Browns team officials told The Sports Xchange this week that they were pleased with the rookie performance of defensive tackle and first-round choice Phil Taylor in 2011. But those officials also conceded that second-round defensive end Jabaal Sheard, who started all 16 games at left end and had 8.5 sacks, consistently graded out higher. There remains some chance that Sheard could move over to the right side in his sophomore campaign.
Ranking high on the to-do list for new Atlanta defensive coordinator Mike Nolan is getting middle linebacker Curtis Lofton out of the team's "sub" third-down coverage schemes. Lofton is a superb, two-down 4-3 middle linebacker, and retaining the pending unrestricted free agent is a priority for the Falcons, but the four-year veteran is a liability in third-down situations. Don't be surprised if ascending star Sean Witherspoon, who is very good against the pass, moves more to the middle in "nickel" situations in 2012.
Even with the Bills having made a preemptive move by signing Rian Lindell to a four-year contract extension before the 12-year veteran could hit the open market, there are still nine kickers who are scheduled for unrestricted free agency. The position could have significant turnover next season.
Having started the offseason roughly $25 million over the projected 2012 salary cap limit of $121 million-$125 million, Pittsburgh has come close to halving that excess by simple contract restructurings with linebackers Lawrence Timmons and LaMarr Woodley. Look for similar deals with quarterback Ben Roethlisberger, linebacker James Harrison and strong safety Troy Polamalu, before the Steelers start having to make the really tough decisions and release some longtime veterans. The team would also like to finish a long-term extension with wide receiver Mike Wallace, a restricted free agent, but the tight cap situation will make that difficult.
The defensive end position isn't especially deep, as usual, in free agency. There are, though, some standouts, like Cliff Avril of Detroit. And here's two more ends that will get considerable attention: Red Bryant of Seattle and Jacksonville's Jeremy Mincey. The former is tailor-made for a 3-4 and the latter for a 4-3. Both players had started in only eight games before 2011 - Bryant in three seasons and Mincey in five - but really exploded when moved into the starting lineup full-time for their respective clubs.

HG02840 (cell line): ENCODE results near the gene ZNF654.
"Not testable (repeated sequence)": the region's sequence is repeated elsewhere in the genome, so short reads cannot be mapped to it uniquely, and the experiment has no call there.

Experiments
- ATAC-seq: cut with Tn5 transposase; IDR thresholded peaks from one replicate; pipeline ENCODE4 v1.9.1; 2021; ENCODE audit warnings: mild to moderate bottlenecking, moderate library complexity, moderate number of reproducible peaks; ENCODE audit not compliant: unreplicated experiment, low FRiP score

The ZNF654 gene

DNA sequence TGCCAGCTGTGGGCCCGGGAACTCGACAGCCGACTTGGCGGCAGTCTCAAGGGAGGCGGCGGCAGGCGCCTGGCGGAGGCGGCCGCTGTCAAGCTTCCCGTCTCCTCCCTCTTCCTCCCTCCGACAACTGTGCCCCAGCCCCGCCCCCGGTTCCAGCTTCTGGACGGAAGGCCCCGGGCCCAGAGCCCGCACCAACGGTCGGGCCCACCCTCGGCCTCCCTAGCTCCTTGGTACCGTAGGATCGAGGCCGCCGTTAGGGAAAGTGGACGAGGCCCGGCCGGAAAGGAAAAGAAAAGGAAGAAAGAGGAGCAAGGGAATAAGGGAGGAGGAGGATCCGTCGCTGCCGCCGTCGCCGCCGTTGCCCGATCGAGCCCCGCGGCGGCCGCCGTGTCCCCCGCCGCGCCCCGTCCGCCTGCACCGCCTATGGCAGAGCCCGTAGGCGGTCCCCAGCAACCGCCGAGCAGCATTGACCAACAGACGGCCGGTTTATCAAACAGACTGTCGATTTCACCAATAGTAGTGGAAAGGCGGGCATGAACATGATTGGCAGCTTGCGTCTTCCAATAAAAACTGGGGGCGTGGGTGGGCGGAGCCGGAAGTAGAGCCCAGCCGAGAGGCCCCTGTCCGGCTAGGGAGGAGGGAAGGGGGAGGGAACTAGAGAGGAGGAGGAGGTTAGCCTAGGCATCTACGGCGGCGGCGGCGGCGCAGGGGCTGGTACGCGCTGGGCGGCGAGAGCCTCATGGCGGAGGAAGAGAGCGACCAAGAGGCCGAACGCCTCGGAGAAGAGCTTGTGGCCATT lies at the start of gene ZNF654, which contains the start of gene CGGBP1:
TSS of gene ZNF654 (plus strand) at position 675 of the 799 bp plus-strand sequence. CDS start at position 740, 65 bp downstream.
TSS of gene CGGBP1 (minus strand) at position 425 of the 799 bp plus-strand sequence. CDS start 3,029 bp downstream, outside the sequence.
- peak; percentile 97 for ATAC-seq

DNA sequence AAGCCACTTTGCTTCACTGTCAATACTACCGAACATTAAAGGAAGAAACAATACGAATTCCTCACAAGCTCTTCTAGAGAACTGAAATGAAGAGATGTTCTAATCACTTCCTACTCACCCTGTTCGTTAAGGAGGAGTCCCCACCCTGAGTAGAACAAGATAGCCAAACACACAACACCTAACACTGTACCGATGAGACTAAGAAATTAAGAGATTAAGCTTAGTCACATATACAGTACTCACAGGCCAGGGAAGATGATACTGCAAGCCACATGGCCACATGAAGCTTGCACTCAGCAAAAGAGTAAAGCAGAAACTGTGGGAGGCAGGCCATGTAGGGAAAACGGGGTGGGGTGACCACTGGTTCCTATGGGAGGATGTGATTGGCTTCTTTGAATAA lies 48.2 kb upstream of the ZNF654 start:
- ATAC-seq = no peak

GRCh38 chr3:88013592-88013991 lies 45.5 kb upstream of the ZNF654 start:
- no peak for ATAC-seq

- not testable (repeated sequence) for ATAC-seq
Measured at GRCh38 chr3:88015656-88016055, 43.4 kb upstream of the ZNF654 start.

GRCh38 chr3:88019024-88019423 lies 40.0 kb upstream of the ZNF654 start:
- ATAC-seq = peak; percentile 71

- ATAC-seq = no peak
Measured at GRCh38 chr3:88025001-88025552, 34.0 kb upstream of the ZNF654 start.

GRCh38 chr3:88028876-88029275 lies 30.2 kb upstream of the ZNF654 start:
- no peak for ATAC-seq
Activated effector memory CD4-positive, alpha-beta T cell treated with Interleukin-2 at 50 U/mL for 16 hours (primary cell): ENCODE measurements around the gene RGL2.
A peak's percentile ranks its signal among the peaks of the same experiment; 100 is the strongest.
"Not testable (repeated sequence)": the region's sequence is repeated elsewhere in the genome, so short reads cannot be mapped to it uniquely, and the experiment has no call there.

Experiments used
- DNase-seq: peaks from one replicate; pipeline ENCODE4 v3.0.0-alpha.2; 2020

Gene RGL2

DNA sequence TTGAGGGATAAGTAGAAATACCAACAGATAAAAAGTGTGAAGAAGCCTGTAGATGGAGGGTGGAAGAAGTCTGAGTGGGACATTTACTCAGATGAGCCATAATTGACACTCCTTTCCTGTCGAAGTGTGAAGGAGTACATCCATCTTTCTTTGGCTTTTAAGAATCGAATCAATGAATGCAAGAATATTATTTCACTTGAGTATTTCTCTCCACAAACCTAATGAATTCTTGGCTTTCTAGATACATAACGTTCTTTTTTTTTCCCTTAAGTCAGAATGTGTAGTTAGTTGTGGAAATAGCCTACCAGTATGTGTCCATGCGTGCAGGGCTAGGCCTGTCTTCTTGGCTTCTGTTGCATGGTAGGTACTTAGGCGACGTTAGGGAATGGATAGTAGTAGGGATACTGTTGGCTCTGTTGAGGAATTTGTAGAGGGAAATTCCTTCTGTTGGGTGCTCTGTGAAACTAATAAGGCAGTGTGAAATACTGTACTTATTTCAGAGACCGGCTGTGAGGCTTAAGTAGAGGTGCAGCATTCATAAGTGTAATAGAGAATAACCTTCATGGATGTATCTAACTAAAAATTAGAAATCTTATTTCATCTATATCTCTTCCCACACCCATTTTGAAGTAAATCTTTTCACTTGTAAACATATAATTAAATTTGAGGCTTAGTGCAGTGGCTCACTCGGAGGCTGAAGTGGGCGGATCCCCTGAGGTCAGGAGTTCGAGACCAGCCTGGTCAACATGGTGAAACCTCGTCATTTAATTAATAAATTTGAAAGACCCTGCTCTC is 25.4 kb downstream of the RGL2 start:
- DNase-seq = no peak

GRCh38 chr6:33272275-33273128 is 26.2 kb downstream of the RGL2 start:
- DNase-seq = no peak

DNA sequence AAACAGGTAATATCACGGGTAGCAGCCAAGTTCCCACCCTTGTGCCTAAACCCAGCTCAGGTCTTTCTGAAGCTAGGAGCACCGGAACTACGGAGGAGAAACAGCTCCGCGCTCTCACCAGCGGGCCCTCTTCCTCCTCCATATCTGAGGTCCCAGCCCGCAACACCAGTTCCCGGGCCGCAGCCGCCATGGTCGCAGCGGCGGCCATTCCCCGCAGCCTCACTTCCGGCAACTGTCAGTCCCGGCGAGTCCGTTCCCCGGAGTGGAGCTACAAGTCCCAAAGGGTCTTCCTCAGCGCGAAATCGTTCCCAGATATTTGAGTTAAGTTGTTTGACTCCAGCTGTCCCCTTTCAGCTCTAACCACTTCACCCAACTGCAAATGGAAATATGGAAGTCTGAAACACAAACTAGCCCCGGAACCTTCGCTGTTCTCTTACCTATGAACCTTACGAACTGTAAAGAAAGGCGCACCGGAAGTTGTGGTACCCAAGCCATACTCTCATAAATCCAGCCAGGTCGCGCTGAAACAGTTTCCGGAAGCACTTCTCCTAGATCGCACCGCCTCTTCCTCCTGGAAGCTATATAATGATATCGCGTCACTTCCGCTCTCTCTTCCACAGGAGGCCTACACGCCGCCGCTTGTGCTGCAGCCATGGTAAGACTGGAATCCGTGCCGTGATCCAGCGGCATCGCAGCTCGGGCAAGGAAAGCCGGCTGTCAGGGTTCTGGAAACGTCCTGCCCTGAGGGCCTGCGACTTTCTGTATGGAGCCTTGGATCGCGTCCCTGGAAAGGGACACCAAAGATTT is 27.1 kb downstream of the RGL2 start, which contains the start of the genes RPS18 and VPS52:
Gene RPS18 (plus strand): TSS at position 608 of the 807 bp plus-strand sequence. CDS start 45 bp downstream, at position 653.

Deposed Oakland coach Hue Jackson, the subject of a lengthy note here last week, is frustrated at the prospect of not being able to get a job as an assistant in the league for 2012. Jackson would at least like the opportunity to explain to prospective employer/coaches his emotional outburst after the Raiders' season-ending loss on New Year's Day. He privately feels repercussions from the incident cost him a shot at the St. Louis offensive coordinator job.
Last week, we noted in this space that Steelers chairman Dan Rooney had confirmed a report by son and team president Art Rooney II that he will step down from his post as ambassador to Ireland at some point in 2012, and return to the team. The elder Rooney declined to offer a timetable for the move, but here's an educated, albeit trite, guess: Think St. Patrick's Day, March 17, or thereabouts.
THE LAST WORD: "I would hate to just throw everything out and start over, because I feel it would set us back two or three years, (since) these (young) guys are just starting to get it. I hope that we don't have to start over, and if we do, you know what, here we go. Let's do it. We're not going to complain about it. But I would hate to have to set certain guys back who are doing so well right now." - Steelers quarterback Ben Roethlisberger, per The Pittsburgh Post-Gazette, on the hiring of Todd Haley as the team's new offensive coordinator, and the potential changes that he could make.